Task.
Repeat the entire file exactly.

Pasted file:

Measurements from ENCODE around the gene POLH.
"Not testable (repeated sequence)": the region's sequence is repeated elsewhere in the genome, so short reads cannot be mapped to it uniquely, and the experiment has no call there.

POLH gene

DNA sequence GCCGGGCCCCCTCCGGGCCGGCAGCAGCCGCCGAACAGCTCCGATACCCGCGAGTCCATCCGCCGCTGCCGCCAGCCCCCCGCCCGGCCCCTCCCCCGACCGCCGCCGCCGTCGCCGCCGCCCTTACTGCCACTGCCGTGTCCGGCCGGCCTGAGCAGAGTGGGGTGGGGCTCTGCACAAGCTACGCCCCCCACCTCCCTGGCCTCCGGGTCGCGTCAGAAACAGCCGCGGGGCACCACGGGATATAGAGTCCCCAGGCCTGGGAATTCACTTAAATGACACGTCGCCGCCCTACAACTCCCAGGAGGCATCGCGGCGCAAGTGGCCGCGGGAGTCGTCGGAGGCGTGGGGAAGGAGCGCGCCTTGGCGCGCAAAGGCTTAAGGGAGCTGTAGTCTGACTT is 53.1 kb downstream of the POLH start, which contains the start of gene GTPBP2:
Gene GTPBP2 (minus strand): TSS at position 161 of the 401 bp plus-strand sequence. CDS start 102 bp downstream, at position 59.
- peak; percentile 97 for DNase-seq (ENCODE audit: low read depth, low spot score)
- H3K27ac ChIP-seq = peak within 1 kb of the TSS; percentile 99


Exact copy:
Measurements from ENCODE around the gene POLH.
"Not testable (repeated sequence)": the region's sequence is repeated elsewhere in the genome, so short reads cannot be mapped to it uniquely, and the experiment has no call there.

POLH gene

DNA sequence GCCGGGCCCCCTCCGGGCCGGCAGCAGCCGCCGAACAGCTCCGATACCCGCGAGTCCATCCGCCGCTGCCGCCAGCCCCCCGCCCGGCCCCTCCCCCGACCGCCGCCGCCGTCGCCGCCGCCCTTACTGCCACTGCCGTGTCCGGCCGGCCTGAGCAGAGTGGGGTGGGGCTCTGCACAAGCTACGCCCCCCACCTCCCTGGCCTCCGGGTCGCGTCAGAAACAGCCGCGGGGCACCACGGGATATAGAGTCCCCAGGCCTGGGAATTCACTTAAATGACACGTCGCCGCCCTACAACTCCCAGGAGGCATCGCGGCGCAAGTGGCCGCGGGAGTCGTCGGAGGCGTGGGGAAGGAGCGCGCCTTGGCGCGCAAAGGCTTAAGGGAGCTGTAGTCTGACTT is 53.1 kb downstream of the POLH start, which contains the start of gene GTPBP2:
Gene GTPBP2 (minus strand): TSS at position 161 of the 401 bp plus-strand sequence. CDS start 102 bp downstream, at position 59.
- peak; percentile 97 for DNase-seq (ENCODE audit: low read depth, low spot score)
- H3K27ac ChIP-seq = peak within 1 kb of the TSS; percentile 99